By Jennifer Vasquez
The next several sessions of adult Sunday School are going to use a combination of resources to create a course on public theology. But what is public theology, and why are we discussing it in “Just ASK”? Let me address the elephant in the room and say that I know that some parishioners are not comfortable with any talk in the church that sounds political. St. Paul’s in particular is a warm and welcoming family of believers, and the idea of arguing over politics sounds threatening to the unity of our family. No one, especially me, is interested in bringing political arguments into our church family. I will further elaborate and say that I am a registered Independent and always have been. I value different perspectives because, in many human matters, neither Option A nor Option B is best, but Option X, some third way that can only come about through the intersection between Options A and B, is the most wise. Please be assured that St. Paul’s is not going to become a political hotbed. Instead, we are going to focus exclusively on the intiatives and policies that the Episopal Church has made a priority for advocacy and social action.
Having clarified that, it is also true that there are people suffering in our world, and those of us within the church can do something to alleviate that suffering – and this is where public theology comes into the picture. Simply put, public theology is bringing one’s faith into the public sphere for the sake of the common good. So many live with war, famine, disease…it is horrid. Inexcusable. Others have basic needs met but experience discrimination, fear, or loss of hope. The world desperately needs the church’s witness of the gospel message of hope and restoration. So how do we witness to this message of hope? What is the first step in public theology? Dialogue between the church and the public sphere.
In today’s America, particularly with the widespread use of social media, many people have become ensconsced in “thought bubbles,” filtering out contrary viewpoints by only choosing to interact with similar people who think in similar ways. Along with many other factors, this has led to a breakdown in our ability to disagree with each other respectfully, truly listen to one another, and find ways to compromise and get work done to help humanity.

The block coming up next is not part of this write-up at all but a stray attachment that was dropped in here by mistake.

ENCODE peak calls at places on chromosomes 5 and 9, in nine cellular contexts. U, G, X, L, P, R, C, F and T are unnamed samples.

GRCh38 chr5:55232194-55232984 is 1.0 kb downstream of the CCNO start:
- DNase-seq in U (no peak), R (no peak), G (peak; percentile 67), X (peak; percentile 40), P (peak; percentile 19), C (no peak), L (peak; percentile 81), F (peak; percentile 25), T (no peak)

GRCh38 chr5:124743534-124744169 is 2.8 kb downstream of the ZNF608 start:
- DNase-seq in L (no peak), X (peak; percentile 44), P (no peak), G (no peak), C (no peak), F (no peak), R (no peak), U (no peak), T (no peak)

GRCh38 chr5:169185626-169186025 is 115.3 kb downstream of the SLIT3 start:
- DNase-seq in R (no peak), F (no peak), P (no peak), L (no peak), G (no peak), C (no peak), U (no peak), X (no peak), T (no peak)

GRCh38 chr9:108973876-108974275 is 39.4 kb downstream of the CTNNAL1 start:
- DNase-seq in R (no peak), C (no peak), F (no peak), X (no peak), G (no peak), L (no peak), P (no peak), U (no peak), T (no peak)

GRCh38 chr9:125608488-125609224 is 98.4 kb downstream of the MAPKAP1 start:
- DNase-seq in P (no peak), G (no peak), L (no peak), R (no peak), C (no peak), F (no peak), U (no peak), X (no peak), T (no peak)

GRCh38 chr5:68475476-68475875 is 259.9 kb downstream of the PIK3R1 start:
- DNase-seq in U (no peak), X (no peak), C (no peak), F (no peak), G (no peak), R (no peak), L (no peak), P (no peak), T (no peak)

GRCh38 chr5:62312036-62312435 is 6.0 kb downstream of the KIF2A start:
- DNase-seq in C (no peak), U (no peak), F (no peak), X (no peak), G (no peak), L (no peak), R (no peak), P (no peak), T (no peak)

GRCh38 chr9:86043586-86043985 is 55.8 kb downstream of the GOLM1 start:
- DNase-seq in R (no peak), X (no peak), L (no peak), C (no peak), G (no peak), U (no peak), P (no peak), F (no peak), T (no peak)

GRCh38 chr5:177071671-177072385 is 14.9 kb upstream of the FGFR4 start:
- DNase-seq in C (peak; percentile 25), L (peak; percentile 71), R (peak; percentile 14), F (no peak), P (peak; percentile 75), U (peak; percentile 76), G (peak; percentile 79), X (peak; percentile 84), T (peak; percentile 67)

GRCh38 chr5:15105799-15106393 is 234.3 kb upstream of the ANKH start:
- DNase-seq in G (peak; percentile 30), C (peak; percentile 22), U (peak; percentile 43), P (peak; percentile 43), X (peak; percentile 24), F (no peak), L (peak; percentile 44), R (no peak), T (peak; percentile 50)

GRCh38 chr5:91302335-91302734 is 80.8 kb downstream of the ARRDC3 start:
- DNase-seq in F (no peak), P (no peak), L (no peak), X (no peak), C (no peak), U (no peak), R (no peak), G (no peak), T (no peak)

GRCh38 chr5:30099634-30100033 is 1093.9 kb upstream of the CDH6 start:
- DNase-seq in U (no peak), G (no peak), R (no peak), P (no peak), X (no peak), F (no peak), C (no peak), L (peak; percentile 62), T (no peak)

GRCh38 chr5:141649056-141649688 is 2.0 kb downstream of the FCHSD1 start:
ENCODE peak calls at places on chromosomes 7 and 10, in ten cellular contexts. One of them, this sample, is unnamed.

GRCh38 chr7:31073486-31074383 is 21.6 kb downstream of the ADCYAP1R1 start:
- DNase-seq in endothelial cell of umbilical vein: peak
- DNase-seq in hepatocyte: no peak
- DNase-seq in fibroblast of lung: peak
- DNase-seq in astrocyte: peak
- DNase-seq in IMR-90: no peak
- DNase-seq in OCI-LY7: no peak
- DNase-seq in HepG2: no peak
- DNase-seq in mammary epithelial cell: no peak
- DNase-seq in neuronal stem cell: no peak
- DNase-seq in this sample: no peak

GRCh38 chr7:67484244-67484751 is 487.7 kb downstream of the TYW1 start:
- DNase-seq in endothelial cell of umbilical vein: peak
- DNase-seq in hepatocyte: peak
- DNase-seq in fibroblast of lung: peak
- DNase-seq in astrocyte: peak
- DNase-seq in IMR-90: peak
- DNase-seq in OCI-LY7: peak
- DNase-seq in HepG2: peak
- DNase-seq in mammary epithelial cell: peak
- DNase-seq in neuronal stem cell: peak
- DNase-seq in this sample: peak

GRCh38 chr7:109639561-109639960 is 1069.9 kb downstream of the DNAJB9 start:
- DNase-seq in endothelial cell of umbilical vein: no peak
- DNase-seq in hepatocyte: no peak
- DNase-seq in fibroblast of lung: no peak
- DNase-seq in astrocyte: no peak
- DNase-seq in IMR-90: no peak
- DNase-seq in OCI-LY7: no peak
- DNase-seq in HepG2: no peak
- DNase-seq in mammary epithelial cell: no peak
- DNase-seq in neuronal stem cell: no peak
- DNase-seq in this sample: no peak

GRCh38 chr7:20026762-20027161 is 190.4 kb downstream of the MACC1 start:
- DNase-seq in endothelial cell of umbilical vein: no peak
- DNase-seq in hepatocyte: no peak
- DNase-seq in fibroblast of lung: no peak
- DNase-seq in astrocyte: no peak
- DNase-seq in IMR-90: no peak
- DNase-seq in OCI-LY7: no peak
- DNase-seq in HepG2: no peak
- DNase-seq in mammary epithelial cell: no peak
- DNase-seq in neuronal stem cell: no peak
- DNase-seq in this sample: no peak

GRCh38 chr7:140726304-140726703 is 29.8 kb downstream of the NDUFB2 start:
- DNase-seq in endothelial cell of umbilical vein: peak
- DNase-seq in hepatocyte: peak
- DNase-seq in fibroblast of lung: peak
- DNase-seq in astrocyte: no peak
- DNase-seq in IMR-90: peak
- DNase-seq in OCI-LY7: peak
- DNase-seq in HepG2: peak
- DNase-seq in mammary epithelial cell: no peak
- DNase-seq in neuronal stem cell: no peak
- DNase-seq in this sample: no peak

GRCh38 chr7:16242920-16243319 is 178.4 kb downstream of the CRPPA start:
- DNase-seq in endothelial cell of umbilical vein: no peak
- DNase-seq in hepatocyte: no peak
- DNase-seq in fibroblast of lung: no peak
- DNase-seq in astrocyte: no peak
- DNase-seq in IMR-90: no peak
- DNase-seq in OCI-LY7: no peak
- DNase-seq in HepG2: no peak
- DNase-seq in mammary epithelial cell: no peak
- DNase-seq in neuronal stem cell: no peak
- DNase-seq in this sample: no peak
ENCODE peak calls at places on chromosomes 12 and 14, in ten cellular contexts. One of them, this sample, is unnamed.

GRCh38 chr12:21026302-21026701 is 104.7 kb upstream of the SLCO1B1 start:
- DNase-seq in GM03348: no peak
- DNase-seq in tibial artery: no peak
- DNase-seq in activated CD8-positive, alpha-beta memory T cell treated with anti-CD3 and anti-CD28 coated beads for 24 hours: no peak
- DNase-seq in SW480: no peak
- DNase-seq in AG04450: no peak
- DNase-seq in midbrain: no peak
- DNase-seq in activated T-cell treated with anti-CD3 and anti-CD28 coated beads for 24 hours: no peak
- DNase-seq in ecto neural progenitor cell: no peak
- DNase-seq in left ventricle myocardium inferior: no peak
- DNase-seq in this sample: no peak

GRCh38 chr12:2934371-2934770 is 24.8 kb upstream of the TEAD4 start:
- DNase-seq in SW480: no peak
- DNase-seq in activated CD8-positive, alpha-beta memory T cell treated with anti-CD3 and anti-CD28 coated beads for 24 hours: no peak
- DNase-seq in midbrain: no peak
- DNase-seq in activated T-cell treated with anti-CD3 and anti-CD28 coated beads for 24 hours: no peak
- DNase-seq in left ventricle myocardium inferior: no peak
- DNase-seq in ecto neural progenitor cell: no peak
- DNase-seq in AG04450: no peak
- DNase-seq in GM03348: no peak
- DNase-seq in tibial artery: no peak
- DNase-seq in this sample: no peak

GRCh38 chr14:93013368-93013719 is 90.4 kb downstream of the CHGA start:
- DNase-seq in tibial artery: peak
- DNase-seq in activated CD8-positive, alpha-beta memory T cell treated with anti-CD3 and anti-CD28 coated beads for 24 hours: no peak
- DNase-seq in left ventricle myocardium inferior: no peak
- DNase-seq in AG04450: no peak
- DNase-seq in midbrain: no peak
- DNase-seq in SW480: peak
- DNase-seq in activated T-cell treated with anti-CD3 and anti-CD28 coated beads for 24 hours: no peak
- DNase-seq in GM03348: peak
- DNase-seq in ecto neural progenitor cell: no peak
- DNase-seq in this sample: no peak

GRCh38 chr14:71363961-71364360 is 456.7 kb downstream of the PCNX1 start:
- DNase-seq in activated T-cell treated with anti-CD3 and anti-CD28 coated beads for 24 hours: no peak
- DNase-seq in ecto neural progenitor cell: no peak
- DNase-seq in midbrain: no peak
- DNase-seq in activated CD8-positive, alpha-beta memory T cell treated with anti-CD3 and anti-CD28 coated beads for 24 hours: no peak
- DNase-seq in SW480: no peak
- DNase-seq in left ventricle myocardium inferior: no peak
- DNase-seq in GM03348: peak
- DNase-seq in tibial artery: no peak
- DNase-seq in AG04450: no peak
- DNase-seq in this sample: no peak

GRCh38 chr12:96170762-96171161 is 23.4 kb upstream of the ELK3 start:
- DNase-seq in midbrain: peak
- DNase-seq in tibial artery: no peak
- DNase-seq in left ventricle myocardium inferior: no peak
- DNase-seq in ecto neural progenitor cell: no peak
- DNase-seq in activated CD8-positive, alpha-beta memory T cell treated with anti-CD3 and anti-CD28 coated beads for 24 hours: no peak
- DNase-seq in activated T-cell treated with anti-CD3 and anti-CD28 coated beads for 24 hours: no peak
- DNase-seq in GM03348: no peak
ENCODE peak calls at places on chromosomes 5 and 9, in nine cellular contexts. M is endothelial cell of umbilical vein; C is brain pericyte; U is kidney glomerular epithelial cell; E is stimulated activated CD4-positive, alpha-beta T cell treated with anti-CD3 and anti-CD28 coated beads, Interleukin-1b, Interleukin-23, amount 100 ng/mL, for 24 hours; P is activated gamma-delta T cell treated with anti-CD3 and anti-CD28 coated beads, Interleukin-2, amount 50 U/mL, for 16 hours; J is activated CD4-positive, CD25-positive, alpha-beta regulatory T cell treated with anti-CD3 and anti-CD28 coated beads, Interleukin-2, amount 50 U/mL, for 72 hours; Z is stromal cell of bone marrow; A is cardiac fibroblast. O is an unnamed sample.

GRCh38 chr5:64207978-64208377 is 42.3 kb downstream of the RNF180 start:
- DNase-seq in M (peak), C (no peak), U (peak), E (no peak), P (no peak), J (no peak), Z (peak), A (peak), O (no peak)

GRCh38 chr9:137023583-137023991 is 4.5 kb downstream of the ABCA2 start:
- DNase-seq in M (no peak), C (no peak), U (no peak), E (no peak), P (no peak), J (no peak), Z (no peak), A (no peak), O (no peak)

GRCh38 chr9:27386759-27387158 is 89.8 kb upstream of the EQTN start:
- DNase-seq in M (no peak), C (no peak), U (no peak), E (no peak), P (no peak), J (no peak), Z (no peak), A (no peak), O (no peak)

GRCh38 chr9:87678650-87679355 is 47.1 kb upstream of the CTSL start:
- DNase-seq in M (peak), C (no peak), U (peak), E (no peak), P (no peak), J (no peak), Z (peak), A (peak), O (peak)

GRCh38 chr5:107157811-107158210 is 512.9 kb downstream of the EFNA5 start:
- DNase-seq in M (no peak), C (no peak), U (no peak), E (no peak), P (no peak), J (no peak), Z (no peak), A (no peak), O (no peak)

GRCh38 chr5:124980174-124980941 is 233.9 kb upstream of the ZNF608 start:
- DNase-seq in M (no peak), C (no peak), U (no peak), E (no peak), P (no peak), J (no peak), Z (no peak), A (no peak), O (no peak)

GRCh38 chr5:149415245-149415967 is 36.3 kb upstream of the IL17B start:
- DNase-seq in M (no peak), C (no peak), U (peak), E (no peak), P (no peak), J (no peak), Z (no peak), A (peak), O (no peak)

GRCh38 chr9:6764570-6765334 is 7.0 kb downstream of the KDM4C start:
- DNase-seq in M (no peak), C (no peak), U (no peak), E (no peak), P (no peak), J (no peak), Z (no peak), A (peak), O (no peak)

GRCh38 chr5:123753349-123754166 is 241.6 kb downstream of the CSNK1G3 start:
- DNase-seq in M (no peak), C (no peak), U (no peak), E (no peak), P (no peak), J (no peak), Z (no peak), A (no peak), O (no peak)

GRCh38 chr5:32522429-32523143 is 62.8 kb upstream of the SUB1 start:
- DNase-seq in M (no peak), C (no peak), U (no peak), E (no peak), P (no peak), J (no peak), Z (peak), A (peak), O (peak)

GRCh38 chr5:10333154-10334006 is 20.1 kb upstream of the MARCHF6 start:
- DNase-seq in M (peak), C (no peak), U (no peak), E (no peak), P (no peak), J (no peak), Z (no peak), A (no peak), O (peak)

To address this concern, the Episcopal Church Office of Government Relations recently put out a 5-week course on “Civil Discourse” for parishes to explore. This course looks at rules for engagement, how to identify the values that underlie beliefs, and how to engage with elected officials about issues important to the whole church. For the next several Sundays, the adult Sunday School forum will be using this curriculum as our foundation.
This course will be supplemented with instruction from Presiding Bishop Michael Curry, who recently was a signatory on a document entitled “Reclaiming Jesus.” The “Reclaiming Jesus” instruction, in addition to social statements that have been voted on and passed by the General Convention of the national church, can provide us with starting points in engaging social action. These starting points are bipartisan issues that have clear connections to our faith and in which we can find a measure of unity. Using the principles learned in the Civil Discourse class, friends from all political persuasions can agree together on common goals and engage in dialogue and compromise to work towards meeting those goals.
Talking about politics is incredibly hard. Engaging the political process is incredibly hard. But who better to lead the way in showing the nation how to dialogue respectfully than the church? People need God, and together we the church are the very Body of Christ incarnate. We can bring God’s healing to our world. Our baptismal vocations equip us to work for justice, and our Eucharistic meal gives us the strength as well as the guiding metaphor of diverse people all being welcome at the table and eating together. Rather than shy away from the hard calling, let’s embrace it and step out in faith. Our efforts won’t be perfect, but God will be faithful. The soul of our nation, and the hope of our children, is at stake. Please join in the conversation.